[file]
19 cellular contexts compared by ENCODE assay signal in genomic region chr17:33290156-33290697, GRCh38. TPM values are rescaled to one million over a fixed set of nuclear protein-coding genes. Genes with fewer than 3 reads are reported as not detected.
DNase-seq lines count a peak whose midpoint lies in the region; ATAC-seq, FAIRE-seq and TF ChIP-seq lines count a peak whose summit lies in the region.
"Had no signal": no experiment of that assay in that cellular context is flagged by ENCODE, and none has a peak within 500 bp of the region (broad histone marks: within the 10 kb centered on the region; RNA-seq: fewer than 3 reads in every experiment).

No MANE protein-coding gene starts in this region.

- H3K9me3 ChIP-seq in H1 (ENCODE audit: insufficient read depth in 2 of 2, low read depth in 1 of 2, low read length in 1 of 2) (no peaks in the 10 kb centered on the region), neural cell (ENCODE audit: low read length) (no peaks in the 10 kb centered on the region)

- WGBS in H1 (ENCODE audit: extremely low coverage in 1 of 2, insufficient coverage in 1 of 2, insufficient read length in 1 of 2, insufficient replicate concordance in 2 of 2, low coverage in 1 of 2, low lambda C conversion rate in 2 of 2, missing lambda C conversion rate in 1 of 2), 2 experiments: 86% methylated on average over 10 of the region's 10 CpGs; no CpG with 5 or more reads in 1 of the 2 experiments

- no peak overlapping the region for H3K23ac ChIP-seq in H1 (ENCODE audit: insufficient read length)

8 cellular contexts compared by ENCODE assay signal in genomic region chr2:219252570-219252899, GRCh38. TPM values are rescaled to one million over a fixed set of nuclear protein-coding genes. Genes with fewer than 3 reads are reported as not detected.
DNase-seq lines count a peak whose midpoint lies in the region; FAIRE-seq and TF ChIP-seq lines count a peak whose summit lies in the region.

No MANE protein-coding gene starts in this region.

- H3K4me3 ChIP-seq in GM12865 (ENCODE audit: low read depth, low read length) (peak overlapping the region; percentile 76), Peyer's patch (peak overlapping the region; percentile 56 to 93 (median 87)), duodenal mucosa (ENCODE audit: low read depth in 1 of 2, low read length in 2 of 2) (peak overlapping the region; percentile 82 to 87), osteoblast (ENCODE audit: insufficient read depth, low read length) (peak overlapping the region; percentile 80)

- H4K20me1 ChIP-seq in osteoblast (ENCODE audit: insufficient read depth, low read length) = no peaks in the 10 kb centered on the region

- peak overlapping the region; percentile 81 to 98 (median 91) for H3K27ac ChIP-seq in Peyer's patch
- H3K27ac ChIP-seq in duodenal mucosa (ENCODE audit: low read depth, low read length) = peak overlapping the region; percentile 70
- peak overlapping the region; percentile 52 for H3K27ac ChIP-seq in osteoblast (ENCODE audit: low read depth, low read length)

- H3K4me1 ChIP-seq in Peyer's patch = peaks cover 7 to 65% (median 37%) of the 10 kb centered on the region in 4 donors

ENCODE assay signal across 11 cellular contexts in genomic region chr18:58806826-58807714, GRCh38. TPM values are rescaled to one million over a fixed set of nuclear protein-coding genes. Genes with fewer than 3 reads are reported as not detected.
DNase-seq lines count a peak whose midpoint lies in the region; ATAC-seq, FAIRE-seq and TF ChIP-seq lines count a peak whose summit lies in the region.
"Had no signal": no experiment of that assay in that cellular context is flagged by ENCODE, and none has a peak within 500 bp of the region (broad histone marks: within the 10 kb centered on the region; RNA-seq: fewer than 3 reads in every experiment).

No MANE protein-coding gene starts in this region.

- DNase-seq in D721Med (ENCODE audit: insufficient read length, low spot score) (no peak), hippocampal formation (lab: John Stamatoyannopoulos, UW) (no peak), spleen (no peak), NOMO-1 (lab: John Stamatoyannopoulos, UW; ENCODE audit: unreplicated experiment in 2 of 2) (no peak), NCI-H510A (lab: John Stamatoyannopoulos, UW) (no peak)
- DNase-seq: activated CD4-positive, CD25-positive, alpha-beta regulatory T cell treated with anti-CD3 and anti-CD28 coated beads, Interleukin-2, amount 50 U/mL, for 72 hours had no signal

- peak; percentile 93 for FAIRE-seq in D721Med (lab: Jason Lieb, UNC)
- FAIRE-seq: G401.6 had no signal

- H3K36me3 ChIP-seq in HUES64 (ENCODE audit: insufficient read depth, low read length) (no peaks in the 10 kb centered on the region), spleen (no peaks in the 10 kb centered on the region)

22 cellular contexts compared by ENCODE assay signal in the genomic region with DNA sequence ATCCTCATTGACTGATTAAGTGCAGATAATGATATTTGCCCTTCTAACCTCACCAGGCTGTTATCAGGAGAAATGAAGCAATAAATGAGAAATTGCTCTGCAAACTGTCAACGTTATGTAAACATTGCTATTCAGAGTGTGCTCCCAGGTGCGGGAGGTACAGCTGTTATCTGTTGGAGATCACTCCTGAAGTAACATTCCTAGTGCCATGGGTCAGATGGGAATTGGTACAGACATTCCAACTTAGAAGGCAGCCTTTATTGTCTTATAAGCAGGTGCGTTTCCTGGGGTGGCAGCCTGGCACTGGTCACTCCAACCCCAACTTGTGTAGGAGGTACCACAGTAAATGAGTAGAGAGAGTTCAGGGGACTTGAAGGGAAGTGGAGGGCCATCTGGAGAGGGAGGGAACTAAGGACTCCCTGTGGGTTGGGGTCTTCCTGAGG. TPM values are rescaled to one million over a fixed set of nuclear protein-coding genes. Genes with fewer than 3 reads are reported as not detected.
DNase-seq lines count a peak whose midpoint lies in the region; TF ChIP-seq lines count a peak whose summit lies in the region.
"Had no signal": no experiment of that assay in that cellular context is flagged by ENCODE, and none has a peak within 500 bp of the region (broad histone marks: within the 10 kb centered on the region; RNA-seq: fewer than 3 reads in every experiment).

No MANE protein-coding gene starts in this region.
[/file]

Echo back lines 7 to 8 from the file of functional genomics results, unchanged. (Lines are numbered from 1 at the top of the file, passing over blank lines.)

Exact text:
- no peak overlapping the region for H3K23ac ChIP-seq in H1 (ENCODE audit: insufficient read length)

8 cellular contexts compared by ENCODE assay signal in genomic region chr2:219252570-219252899, GRCh38. TPM values are rescaled to one million over a fixed set of nuclear protein-coding genes. Genes with fewer than 3 reads are reported as not detected.